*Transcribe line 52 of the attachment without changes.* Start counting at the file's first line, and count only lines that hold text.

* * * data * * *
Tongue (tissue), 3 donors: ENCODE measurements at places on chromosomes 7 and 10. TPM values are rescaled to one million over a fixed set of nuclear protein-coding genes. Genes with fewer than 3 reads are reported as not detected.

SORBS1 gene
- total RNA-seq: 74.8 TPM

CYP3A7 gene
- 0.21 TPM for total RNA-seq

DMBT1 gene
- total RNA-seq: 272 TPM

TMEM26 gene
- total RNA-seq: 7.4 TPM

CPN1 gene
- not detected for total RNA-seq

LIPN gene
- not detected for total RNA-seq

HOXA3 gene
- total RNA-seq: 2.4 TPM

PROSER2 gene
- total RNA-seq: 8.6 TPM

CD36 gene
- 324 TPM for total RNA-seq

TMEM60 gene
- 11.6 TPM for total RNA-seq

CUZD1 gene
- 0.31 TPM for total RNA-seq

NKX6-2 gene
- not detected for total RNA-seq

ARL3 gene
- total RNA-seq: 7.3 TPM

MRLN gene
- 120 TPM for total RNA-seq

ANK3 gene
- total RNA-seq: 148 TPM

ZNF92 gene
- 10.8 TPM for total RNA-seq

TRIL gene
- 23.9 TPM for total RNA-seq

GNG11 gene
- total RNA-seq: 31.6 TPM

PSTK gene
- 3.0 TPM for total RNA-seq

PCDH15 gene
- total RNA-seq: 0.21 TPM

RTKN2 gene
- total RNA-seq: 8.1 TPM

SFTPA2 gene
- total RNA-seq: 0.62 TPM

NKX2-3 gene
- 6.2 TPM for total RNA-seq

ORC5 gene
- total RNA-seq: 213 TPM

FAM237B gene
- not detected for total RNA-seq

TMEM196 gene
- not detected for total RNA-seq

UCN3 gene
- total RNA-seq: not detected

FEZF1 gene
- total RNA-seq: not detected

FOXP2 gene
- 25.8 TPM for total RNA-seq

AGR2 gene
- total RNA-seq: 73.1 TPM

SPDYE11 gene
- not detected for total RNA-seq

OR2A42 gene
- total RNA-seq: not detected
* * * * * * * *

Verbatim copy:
TMEM196 gene